News & Views

 

AI2 Incubator Hatches A $10M Fund For AI Startups With Support From Big-name VCs

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Steve Singh Joins Madrona as Managing Director – A Personal View On Working With The Next Generation Of Innovators

With the start of the new decade, I started life as a venture capitalist – with Madrona Venture Group. A venture firm that has steadfastly invested in entrepreneurs and businesses from Day One for the Long Run.

I have been an entrepreneur for the majority of my career. Being an entrepreneur spoke to my need to build, to be in charge of my own destiny, to create opportunity where none existed before, and to work with amazing people from all corners of our wonderful world. Building a business comes with all the emotional ups and downs you would imagine. But it was always exhilarating – every single day.

Being a venture capitalist speaks to those same needs – through the next generation of entrepreneurs. It affords an opportunity to pay forward guidance and wisdom others were kind enough to share with me. It is an opportunity to help others avoid the thousands of mistakes I made as an entrepreneur. It is an opportunity to help others build great companies. Companies that can provide tens of thousands of jobs, be the foundation of deeply satisfying friendships and careers, that create wealth, and that can improve the trajectory of life for hundreds of thousands of people.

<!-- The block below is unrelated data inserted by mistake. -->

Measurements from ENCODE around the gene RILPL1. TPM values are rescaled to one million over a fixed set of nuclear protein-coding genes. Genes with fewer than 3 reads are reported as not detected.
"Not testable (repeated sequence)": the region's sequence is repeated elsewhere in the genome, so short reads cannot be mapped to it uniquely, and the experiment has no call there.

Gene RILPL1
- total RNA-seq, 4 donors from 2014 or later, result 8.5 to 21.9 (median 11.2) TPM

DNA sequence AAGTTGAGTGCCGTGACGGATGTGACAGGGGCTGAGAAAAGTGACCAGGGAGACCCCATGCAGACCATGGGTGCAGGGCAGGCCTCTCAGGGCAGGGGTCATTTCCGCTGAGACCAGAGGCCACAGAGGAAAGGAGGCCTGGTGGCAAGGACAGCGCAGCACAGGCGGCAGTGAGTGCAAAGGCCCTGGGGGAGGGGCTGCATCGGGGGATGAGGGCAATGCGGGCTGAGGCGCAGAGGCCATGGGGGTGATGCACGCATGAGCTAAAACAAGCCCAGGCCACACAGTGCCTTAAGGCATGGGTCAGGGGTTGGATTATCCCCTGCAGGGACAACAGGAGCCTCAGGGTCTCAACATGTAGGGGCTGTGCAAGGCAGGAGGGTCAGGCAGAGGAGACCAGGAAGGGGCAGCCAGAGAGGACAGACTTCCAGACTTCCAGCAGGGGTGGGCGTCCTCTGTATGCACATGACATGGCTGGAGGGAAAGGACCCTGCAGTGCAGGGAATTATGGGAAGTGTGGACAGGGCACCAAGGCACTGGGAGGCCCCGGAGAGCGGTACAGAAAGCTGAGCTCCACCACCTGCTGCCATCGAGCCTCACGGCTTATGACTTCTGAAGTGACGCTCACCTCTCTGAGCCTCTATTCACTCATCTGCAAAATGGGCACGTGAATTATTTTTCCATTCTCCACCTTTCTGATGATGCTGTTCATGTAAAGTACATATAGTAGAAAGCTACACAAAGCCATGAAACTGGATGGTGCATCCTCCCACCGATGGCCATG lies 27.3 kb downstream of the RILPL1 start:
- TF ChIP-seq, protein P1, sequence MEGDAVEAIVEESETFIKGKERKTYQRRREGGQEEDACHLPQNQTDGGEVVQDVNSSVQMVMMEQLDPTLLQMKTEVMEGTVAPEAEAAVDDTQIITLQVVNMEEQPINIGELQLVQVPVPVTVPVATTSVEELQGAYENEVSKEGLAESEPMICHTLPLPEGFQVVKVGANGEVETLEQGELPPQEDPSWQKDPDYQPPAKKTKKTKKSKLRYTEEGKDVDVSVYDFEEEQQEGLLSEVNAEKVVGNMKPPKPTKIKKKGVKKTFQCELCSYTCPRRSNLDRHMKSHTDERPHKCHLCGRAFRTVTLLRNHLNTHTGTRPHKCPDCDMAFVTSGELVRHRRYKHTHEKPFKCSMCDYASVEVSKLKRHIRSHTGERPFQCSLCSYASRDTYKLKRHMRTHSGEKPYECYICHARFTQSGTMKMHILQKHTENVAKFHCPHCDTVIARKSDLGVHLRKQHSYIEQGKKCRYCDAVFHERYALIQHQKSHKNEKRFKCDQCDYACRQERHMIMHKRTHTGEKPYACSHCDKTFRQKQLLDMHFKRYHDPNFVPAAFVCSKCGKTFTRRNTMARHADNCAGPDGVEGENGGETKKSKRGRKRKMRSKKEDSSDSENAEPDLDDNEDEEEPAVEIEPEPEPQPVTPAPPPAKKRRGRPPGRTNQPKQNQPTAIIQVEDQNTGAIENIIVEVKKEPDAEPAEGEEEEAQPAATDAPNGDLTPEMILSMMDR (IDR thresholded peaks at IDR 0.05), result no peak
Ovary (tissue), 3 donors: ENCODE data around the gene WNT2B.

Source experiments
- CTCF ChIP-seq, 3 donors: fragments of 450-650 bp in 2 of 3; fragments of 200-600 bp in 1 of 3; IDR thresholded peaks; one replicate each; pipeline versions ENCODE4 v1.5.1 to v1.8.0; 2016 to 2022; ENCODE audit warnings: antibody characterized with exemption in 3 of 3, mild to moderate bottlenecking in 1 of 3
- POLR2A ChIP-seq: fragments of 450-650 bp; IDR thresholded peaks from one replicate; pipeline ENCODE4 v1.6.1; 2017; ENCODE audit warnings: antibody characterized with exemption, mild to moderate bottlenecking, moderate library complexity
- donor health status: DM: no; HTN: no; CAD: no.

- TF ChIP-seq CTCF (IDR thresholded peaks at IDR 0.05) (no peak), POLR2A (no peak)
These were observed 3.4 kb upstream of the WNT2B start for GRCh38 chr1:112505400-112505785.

It affords an opportunity to help amazing entrepreneurs build the next layer of our shared economic foundation.

Madrona, like any great venture capital firm, invests in amazing people. It may be when a brilliant entrepreneur like Kabir Shahani, the CEO of Amperity, is looking for a partner on Day One, or when we meet an extraordinary entrepreneur like Andy Byrne, the CEO of Clari, who is scaling his business 100% year over year.

Our investments are against a core set of themes that we see as the major drivers of the next phase of computing.

I am particularly passionate about one of those themes – Intelligent Applications. Over the past few years and the next few, we will see the formation of the next generation of enterprise application companies. Over the subsequent decade those companies will replace legacy companies like SAP, Oracle, Salesforce and WorkDay. It will happen for a simple reason. It will happen because applications will become, well, intelligent. As ML/AI become integrated into every element of the application stack, applications will learn on a real-time basis and start to take action on our behalf. As applications and data become integrated on a real-time basis, new economic models will emerge. We are already starting to see that in enterprise financial applications.

It will not be a straight line from here to there. Our philosophy of being there for our entrepreneurs from Day 1 for the Long Run will continue to be our guide.

This much I know. It is going to be exhilarating – every single day.

(Also appeared on LinkedIn)

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Ex-Concur CEO Steve Singh Joins Madrona As A Managing Director — Here’s How He Plans To Invest

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Our Investment in Uplevel, Helping Engineering Teams Become More Effective

(founding team – David, Joe, Ravs, Dave)